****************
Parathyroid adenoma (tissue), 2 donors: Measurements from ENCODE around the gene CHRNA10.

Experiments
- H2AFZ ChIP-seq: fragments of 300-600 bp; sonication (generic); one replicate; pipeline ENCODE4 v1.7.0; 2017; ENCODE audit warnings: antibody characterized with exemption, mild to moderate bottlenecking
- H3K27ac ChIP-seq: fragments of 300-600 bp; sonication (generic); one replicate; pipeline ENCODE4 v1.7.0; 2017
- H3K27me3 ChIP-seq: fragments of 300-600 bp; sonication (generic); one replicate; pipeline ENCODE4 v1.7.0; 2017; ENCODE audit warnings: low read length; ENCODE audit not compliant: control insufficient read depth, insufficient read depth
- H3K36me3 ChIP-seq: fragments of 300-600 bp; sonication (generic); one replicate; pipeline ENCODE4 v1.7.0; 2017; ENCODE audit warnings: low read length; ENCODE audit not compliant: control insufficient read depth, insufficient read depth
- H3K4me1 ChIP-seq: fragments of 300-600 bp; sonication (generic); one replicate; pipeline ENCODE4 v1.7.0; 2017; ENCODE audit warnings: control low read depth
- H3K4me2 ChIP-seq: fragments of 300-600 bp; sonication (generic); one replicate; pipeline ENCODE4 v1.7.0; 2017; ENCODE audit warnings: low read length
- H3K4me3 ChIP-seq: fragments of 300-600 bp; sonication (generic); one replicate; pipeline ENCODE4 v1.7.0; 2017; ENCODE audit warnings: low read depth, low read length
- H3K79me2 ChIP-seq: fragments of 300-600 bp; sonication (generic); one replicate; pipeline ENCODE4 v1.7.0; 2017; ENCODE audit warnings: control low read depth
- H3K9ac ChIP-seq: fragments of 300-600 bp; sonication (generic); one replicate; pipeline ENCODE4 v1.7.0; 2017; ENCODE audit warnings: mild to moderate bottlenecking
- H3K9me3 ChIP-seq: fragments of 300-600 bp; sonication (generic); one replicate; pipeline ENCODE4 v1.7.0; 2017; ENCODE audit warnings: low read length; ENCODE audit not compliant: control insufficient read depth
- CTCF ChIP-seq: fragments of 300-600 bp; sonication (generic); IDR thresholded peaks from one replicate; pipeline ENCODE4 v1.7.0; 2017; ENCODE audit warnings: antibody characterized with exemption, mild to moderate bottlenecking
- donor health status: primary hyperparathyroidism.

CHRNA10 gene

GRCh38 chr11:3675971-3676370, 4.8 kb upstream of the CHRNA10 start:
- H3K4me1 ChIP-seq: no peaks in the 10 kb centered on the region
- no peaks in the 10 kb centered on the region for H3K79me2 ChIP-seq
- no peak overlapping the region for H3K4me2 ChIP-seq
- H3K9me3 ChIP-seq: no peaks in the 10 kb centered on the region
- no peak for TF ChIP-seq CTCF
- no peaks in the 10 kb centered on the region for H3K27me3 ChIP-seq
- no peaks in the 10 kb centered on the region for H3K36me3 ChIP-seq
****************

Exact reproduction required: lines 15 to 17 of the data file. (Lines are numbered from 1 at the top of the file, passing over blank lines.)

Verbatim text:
CHRNA10 gene

GRCh38 chr11:3675971-3676370, 4.8 kb upstream of the CHRNA10 start:
- H3K4me1 ChIP-seq: no peaks in the 10 kb centered on the region